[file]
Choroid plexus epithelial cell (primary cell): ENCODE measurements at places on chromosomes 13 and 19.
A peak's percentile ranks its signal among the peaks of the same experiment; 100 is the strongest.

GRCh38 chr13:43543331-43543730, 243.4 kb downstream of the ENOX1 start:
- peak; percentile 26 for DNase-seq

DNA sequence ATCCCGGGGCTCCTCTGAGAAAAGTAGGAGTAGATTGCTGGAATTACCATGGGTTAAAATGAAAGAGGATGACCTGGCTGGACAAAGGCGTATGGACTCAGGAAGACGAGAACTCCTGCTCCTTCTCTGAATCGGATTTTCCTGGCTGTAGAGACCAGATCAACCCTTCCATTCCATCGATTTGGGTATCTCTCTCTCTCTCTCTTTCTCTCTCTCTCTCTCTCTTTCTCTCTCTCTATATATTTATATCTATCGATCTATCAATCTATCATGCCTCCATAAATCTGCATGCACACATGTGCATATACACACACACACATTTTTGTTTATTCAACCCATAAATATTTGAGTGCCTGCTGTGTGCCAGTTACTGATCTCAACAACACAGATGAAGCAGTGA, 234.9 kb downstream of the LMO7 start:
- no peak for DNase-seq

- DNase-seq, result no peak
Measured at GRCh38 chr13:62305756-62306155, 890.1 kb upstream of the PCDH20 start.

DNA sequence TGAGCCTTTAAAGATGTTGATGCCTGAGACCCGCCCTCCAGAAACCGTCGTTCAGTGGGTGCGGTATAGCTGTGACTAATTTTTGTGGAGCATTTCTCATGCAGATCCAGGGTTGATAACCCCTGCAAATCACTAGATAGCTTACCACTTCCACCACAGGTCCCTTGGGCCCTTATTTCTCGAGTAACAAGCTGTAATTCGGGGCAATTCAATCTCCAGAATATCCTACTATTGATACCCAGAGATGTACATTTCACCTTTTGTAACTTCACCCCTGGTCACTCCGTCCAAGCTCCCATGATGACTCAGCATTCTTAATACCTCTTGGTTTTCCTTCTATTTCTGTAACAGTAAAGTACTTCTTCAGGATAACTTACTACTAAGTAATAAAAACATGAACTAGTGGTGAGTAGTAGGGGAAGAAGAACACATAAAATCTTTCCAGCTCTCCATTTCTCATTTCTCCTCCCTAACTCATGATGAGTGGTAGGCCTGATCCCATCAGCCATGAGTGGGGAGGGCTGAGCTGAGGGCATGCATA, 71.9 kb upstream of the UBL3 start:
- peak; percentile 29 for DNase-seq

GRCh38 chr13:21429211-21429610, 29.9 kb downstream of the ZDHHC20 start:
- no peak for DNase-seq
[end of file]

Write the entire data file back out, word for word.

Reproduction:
Choroid plexus epithelial cell (primary cell): ENCODE measurements at places on chromosomes 13 and 19.
A peak's percentile ranks its signal among the peaks of the same experiment; 100 is the strongest.

GRCh38 chr13:43543331-43543730, 243.4 kb downstream of the ENOX1 start:
- peak; percentile 26 for DNase-seq

DNA sequence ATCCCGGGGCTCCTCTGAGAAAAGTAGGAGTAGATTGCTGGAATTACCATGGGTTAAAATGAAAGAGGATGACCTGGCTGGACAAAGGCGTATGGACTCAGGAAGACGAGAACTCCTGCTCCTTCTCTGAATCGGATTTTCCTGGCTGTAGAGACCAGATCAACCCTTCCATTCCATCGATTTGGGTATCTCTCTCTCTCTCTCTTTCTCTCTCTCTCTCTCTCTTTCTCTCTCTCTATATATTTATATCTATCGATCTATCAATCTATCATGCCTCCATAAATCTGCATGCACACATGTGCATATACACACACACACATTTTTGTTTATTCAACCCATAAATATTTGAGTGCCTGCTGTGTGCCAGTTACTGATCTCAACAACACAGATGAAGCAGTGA, 234.9 kb downstream of the LMO7 start:
- no peak for DNase-seq

- DNase-seq, result no peak
Measured at GRCh38 chr13:62305756-62306155, 890.1 kb upstream of the PCDH20 start.

DNA sequence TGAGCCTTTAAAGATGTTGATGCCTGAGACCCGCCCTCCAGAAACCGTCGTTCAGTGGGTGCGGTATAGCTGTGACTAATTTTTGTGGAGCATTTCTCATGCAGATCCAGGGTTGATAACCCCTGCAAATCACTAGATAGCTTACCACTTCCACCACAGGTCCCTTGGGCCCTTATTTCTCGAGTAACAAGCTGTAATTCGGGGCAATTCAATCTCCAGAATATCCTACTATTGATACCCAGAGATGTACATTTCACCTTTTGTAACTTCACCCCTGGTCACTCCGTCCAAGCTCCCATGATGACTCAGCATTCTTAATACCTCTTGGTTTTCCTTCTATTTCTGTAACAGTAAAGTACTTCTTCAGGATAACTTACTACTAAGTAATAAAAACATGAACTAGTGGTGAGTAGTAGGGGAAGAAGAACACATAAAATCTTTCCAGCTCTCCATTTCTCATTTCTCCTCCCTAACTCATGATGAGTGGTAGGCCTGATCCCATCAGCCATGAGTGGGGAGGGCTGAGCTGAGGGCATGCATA, 71.9 kb upstream of the UBL3 start:
- peak; percentile 29 for DNase-seq

GRCh38 chr13:21429211-21429610, 29.9 kb downstream of the ZDHHC20 start:
- no peak for DNase-seq